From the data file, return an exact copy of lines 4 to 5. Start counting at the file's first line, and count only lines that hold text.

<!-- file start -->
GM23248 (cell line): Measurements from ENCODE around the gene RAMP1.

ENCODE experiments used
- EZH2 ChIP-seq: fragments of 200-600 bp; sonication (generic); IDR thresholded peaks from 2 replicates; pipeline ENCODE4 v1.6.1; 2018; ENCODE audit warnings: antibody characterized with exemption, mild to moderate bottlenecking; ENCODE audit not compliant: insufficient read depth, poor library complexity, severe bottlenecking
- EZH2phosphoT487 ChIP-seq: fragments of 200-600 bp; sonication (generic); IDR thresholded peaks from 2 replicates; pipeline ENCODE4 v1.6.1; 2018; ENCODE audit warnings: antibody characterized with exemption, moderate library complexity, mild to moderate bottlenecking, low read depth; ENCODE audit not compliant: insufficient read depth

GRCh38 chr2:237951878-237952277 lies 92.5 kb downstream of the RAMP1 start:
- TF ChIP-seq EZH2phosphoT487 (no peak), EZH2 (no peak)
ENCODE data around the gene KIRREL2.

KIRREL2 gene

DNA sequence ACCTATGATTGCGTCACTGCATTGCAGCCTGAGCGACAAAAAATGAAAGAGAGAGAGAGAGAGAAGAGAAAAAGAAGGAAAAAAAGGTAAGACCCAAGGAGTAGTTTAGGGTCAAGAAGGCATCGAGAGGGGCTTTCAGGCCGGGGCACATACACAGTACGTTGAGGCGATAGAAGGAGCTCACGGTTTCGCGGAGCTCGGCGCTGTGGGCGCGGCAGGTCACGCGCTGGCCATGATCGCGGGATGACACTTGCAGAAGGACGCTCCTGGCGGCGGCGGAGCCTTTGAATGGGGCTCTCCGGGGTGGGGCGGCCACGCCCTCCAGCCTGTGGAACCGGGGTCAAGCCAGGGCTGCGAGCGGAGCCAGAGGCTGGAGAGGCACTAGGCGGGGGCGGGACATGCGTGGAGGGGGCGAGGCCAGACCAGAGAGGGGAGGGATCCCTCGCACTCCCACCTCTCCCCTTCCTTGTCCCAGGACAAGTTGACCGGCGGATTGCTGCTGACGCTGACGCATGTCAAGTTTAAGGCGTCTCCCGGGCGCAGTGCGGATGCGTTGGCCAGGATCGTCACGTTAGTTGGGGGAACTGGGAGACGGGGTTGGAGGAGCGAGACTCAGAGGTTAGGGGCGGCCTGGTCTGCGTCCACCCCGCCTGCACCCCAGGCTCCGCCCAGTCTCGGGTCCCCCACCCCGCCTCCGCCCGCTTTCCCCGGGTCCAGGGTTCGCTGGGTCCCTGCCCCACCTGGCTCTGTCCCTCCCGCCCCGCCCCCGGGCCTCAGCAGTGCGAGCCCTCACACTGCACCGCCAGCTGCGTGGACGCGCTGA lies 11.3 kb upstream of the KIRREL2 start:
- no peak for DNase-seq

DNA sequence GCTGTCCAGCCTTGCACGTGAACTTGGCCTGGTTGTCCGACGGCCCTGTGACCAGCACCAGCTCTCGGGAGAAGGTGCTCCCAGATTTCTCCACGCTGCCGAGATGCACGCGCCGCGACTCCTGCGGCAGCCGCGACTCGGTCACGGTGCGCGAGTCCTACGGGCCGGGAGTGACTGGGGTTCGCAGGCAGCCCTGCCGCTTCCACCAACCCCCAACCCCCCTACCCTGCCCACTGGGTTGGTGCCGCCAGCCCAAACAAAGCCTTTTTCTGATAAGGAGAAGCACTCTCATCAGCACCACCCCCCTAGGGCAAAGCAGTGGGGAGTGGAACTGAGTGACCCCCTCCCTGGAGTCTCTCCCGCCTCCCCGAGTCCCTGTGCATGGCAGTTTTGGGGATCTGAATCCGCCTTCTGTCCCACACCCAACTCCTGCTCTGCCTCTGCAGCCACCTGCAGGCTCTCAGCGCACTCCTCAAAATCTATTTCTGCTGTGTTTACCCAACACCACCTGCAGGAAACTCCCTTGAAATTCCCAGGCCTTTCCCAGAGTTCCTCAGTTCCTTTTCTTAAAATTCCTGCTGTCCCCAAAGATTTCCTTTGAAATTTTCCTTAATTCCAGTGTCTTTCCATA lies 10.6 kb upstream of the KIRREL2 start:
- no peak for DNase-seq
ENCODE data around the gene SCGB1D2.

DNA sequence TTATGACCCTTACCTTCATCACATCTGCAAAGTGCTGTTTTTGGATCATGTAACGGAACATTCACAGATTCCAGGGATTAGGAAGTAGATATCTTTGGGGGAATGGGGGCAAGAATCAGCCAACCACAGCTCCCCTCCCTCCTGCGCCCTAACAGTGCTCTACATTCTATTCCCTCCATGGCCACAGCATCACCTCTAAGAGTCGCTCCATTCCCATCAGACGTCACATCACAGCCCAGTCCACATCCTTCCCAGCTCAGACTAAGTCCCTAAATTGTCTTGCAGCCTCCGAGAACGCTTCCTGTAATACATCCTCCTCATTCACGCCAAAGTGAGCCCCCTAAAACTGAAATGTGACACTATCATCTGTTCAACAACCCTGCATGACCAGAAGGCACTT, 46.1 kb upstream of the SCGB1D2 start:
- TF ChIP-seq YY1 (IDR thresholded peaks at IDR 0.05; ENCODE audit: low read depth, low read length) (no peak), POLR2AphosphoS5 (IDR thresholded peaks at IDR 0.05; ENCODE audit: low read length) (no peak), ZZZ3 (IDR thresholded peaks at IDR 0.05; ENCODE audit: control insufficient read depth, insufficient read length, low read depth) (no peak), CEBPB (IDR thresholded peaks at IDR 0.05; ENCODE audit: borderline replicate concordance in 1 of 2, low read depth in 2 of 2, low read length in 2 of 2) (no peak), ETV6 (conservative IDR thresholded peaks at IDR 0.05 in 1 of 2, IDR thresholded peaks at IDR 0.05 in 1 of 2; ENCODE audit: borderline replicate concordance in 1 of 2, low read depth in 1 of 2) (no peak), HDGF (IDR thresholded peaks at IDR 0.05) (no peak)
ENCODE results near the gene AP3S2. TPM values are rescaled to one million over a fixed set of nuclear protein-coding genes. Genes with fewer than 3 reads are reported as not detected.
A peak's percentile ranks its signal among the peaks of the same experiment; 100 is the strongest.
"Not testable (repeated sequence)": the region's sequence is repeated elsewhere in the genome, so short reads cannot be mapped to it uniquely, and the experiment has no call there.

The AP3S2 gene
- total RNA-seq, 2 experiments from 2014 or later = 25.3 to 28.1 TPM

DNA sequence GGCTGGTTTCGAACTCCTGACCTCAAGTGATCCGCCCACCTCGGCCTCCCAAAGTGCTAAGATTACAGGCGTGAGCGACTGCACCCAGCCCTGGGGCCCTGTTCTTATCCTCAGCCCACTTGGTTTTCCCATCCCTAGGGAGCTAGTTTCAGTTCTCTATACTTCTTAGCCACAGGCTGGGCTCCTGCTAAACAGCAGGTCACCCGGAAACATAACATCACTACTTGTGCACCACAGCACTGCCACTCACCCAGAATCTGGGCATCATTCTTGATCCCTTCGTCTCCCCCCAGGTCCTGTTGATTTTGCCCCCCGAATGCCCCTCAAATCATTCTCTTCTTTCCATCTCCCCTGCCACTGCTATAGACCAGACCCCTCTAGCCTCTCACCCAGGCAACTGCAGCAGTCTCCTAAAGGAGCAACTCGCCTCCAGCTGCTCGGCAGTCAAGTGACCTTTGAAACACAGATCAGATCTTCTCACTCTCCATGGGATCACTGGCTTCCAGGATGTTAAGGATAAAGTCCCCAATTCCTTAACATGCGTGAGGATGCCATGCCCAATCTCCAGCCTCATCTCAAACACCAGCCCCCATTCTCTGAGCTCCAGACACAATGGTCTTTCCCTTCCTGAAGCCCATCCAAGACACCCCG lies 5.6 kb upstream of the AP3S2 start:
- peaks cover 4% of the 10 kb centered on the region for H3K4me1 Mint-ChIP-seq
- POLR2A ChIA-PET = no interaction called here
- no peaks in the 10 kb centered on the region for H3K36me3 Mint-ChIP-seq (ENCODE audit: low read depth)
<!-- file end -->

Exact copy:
- EZH2phosphoT487 ChIP-seq: fragments of 200-600 bp; sonication (generic); IDR thresholded peaks from 2 replicates; pipeline ENCODE4 v1.6.1; 2018; ENCODE audit warnings: antibody characterized with exemption, moderate library complexity, mild to moderate bottlenecking, low read depth; ENCODE audit not compliant: insufficient read depth

GRCh38 chr2:237951878-237952277 lies 92.5 kb downstream of the RAMP1 start: